Rep. Justin Ruffridge, R-Soldotna, speaks in support of debating an omnibus education bill in the Alaska House Chambers on Monday, Feb. 19, 2024 in Juneau, Alaska. (Ashlyn O’Hara/Peninsula Clarion)

Rep. Justin Ruffridge, R-Soldotna, speaks in support of debating an omnibus education bill in the Alaska House Chambers on Monday, Feb. 19, 2024 in Juneau, Alaska. (Ashlyn O’Hara/Peninsula Clarion)

Ruffridge talks successes, unfinished business after freshman session in Juneau

Ruffridge is up for election this year, facing a challenger in former-Rep. Ron Gillham

Now a month removed from the end of his freshman session in the State Legislature, Rep. Justin Ruffridge, R-Soldotna, said that he’s celebrating successes in health care and education while hoping for the opportunity to take another look at issues like Cook Inlet natural gas, school funding and the correspondence allotment program.

Speaking Wednesday, Ruffridge said that education and energy were his focus and mission “from day one.” As co-chair of the House Education Committee, he spent a lot of time on those issues.

Senate Bill 140 was an omnibus bill that included increased per-student state funding, a charter school coordinator position, added funding for Alaska Reads Act intervention programs and bumped funding for correspondence students and student transportation, among other things. The bill was passed by the State Legislature but was vetoed by Gov. Mike Dunleavy.

Ruffridge said the bill was a “good start.” He said he had been happy to see it pass and was disappointed to see it vetoed. Despite that setback for education, he said there were several other successes that did reach the finish line, like House Bill 148, which updates the Alaska Performance Scholarship to raise its maximum amount and expand eligibility. That bill is now waiting to be signed by the governor.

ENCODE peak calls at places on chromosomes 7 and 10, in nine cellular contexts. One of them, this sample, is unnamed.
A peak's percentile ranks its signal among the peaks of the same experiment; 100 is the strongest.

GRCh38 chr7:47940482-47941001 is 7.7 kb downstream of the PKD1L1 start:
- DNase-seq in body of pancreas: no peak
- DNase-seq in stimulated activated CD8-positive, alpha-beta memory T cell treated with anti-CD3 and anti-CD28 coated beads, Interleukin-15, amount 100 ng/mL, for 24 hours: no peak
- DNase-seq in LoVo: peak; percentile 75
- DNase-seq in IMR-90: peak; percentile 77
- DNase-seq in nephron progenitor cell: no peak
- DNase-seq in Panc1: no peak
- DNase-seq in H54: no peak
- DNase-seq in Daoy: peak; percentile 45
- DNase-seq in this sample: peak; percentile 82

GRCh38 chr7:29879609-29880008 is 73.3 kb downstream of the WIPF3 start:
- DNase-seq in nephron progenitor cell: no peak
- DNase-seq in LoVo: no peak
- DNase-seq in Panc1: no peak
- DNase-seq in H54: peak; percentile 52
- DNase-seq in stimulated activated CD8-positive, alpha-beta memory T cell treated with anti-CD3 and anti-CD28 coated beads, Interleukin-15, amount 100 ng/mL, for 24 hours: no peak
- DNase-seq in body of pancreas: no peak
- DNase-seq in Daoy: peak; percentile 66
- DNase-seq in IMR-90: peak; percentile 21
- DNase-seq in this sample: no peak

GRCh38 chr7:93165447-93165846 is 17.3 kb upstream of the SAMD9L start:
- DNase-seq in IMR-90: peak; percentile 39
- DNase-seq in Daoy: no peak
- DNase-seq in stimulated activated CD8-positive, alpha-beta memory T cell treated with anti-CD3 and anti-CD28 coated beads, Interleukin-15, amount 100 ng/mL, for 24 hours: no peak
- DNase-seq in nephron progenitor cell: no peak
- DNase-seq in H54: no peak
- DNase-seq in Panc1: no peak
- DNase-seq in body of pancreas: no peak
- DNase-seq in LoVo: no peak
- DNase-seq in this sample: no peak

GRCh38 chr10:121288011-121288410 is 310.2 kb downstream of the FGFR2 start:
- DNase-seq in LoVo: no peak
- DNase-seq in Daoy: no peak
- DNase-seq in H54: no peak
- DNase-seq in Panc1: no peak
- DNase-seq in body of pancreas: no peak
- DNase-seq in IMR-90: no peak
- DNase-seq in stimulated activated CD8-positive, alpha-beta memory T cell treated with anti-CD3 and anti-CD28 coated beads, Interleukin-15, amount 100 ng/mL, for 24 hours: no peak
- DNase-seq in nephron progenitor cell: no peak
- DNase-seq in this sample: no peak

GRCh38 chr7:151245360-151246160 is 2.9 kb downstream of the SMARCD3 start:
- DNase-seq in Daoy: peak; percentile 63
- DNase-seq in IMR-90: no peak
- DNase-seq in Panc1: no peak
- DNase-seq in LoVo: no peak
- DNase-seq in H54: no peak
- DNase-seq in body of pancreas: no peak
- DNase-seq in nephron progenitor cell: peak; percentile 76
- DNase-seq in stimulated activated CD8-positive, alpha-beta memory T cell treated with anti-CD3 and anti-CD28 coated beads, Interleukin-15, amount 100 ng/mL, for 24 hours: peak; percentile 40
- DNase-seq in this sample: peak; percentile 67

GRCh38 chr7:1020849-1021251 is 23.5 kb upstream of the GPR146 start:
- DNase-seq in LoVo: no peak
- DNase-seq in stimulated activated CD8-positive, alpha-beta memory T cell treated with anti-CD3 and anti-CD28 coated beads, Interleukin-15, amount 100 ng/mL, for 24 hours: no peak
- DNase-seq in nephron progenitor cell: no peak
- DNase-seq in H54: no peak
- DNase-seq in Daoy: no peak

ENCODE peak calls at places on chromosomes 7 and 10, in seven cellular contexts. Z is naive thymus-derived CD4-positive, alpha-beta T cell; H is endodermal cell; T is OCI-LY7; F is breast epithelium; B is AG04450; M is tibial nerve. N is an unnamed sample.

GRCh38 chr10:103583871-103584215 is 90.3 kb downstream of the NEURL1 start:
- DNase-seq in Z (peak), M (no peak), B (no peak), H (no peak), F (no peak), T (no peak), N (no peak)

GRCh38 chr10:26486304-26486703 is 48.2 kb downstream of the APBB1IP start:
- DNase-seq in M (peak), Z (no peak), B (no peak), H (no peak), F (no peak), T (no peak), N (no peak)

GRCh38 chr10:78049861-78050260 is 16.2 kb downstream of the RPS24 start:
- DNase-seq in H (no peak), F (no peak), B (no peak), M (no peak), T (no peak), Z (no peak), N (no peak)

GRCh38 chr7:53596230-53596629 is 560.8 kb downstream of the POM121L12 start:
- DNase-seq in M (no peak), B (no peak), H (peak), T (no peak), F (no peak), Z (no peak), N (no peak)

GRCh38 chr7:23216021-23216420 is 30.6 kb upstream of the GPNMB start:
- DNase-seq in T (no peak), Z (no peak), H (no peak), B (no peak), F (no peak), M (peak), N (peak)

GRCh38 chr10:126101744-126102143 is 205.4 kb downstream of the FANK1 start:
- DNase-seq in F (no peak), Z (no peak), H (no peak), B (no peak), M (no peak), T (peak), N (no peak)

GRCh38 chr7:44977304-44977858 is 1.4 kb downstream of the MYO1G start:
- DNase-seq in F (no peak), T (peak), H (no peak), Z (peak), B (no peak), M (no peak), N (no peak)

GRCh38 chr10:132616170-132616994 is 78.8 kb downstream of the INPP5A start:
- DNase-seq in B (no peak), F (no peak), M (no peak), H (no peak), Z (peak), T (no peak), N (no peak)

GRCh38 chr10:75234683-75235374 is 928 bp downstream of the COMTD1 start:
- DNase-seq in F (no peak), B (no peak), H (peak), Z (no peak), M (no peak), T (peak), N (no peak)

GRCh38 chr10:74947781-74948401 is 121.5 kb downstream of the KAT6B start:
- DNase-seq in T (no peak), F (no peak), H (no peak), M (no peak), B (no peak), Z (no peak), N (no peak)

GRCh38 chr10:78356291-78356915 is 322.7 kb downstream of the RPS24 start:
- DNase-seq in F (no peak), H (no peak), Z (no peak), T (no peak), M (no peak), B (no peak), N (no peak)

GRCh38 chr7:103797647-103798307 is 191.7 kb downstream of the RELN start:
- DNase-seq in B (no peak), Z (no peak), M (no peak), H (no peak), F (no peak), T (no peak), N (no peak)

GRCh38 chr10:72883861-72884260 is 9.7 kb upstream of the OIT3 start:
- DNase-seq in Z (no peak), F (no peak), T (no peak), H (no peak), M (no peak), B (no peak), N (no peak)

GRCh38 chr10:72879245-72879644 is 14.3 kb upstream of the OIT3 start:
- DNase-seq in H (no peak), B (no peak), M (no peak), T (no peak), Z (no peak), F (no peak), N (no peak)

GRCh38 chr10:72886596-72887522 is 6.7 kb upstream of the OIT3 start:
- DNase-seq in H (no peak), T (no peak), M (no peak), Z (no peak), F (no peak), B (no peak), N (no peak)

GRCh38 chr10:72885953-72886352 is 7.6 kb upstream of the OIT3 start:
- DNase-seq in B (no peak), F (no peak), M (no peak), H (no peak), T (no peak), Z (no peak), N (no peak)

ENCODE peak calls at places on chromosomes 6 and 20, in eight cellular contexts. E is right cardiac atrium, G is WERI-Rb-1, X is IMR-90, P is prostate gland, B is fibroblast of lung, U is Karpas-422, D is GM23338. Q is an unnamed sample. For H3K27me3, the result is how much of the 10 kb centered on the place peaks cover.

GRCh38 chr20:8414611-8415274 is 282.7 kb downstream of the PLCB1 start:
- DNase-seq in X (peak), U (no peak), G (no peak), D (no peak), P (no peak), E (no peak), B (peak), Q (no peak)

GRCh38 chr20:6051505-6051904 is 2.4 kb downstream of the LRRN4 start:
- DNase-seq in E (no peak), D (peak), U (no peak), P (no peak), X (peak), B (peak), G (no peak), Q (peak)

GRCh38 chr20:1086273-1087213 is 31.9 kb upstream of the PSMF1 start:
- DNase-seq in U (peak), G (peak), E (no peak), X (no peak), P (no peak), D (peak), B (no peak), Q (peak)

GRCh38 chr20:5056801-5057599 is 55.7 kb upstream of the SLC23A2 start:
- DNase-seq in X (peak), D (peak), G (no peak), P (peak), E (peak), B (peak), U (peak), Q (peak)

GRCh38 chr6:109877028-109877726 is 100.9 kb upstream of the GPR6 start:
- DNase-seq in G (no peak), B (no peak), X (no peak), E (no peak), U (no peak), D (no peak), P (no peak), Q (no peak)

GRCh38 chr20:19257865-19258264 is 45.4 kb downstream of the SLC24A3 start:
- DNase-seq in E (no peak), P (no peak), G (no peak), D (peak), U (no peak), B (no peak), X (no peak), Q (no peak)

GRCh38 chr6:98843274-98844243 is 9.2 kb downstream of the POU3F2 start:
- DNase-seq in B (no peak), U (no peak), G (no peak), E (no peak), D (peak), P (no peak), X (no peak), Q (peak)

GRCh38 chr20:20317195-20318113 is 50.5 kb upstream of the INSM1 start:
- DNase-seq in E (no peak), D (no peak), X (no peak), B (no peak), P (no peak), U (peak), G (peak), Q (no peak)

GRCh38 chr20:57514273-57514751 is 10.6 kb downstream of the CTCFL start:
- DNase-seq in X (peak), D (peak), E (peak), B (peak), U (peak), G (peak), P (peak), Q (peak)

“That was a big push for the Ruffridge office, to try to get that across the finish line,” he said. “That was a big, big win.”

Another win, Ruffridge said, was a bill that passed that would allow correspondence school programs to continue for the next year — which his office wrote the language for. That was House Bill 400.

Correspondence school programs were thrust into uncertainty when an April superior court ruling declared the allotment programs unconstitutional, citing part of the Alaska Constitution that says public funds cannot be used to benefit private or religious educational institutions.

Ruffridge said he was proud of the role his office got to play in responding to that issue, which arose very late in the session. He said they moved quickly and delivered tangible results. The bill was passed on the last day of the session, and will see the programs continue for the next school year while legal questions are resolved elsewhere.

“That was a really big deal, to make sure that we have at least some semblance of order going into the next school year for those correspondence kids,” he said. “H.B. 400, which was what we wrote, said two things. We do think that individualized learning plans should exist — that’s how we govern how those dollars for correspondence are spent. Secondly, we should have a homeschool allotment program.”

Ruffridge said “the bulk” of people are using allotments correctly. He said the idea or depiction of the program as “a big black box of unconstitutional spending” is “off track.” He said he wants to see the program continue, with whatever oversight is necessary, restoring stability to students and parents.

That stability is important, he said. That’s what he’s hearing from constituents. As school districts — including the Kenai Peninsula Borough School District — await one-time funding included in this year’s budget, they’re once again seeing a “stop gap” measure that does not provide stability. Next year they’ll be back looking for funding.